PDT Staff Writer
The newest trooper at the Portsmouth Post of the Ohio State Highway Patrol is no stranger to area roadways.
“I’m originally from Portsmouth, I went to (Portsmouth) West,” Trooper Michael Keating said. “My parents are Steve and Becky Keating.”
Keating said he underwent 24 weeks of training at the Ohio Highway Patrol Academy in Columbus, beginning in September of 2011.
“It was very intense paramilitary type training,” Keating said. “I was never in the military, but some of the guys who were in the academy with me that were military, said it’s like being in boot camp, but with just a lot more classwork. They emphasize physical fitness. You start your day very early, about 5:30, do physical fitness, then go to class. You do details and things like that. There are core values they try to engrain into your using every day. But most of which, those values, are something that you already have, like honesty and things like that, in addition to attention to detail and adaptability.”
Keating said, while training is difficult, it is also rewarding if you want to be there and do that job. He said the training is difficult and fun at the same time. He graduated on Feb. 24 of this year and began training with veteran trooper Nate Lawson. After a 60-day training period, Keating went out on his own.
“It was relatively easy (training Keating) really,” Lawson said. “The academy did a good job of teaching him what he needed to know. That’s basic training. When you get out in the field, it’s different. But they put down a really good foundation. He’s smart and intelligent and aggressive, so it was relatively easy to teach him how to take care of business out on the road.”
Lawson has been with the OSHP since 2001, and while there is now more of an emphasis on making drug and other felony arrests, he has not seen the Patrol mission change over those years.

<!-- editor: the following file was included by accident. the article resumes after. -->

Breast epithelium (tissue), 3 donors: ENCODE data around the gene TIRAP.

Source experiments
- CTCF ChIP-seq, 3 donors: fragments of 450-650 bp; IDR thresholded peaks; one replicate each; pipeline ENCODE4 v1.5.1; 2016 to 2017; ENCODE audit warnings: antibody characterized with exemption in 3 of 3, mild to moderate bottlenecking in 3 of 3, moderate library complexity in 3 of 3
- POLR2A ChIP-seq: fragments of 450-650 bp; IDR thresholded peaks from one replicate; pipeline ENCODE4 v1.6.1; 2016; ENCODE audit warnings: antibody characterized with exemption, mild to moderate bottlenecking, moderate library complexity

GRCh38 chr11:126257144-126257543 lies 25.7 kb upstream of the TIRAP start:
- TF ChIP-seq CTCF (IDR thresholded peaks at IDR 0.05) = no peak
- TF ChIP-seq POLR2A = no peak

“I would say our mission has not changed. Our mission is still the same,” Lawson said. “Enforce the law; dedicate, motivate, out there as far as saving people’s lives, and make a difference out there on the highway for Ohio drivers. People across the nation are coming through. Safety for them is paramount. We have modified our work ethic a little bit, due to the higher volume, but the drugs have always been out there. It just has increased.”
Keating said troopers are trained to look for criminal indicators when they pull drivers over for traffic violations.
“You look for anything and everything,” Keating said. “You know when something’s not right. It’s pretty evident. You’ve just got to pay attention to detail. That’s one of the core values they instill in us up at the academy. You look beyond the traffic stop. If something doesn’t seem right it is more than likely not right.”
Both Keating and Lawson talked about their pride in the uniform they wear each day, and the distinctive hat that tells the public they are members of the Ohio State Highway Patrol.
“We’ve got a semi-military structure,” Lawson said. “Most of our troopers are self-motivated. They don’t have to be told to do anything. They do it. We’re not exactly responders. We’re active in going out and achieving. At the Portsmouth Post it’s stirring it up, making it happen before it happens.”
Keating said he would recommend the OSHP as a career for people wanting to get into the law enforcement field.
Frank Lewis may be reached at 740-353-3101, ext. 232, or at firstname.lastname@example.org